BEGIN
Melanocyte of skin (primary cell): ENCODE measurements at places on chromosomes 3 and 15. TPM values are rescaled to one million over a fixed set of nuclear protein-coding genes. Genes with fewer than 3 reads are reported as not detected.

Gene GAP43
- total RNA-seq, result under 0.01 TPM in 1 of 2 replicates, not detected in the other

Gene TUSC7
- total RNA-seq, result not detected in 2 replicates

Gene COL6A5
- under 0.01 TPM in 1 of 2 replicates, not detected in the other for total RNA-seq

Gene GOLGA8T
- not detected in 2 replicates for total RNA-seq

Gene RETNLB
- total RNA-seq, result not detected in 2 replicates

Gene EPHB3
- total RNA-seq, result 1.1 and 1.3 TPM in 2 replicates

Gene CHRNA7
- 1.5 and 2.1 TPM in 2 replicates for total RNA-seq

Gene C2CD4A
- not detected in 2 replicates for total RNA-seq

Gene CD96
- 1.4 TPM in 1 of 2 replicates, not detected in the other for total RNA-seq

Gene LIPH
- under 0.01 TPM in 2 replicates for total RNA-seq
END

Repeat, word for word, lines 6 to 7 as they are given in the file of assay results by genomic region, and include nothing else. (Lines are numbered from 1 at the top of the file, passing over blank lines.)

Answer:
Gene COL6A5
- under 0.01 TPM in 1 of 2 replicates, not detected in the other for total RNA-seq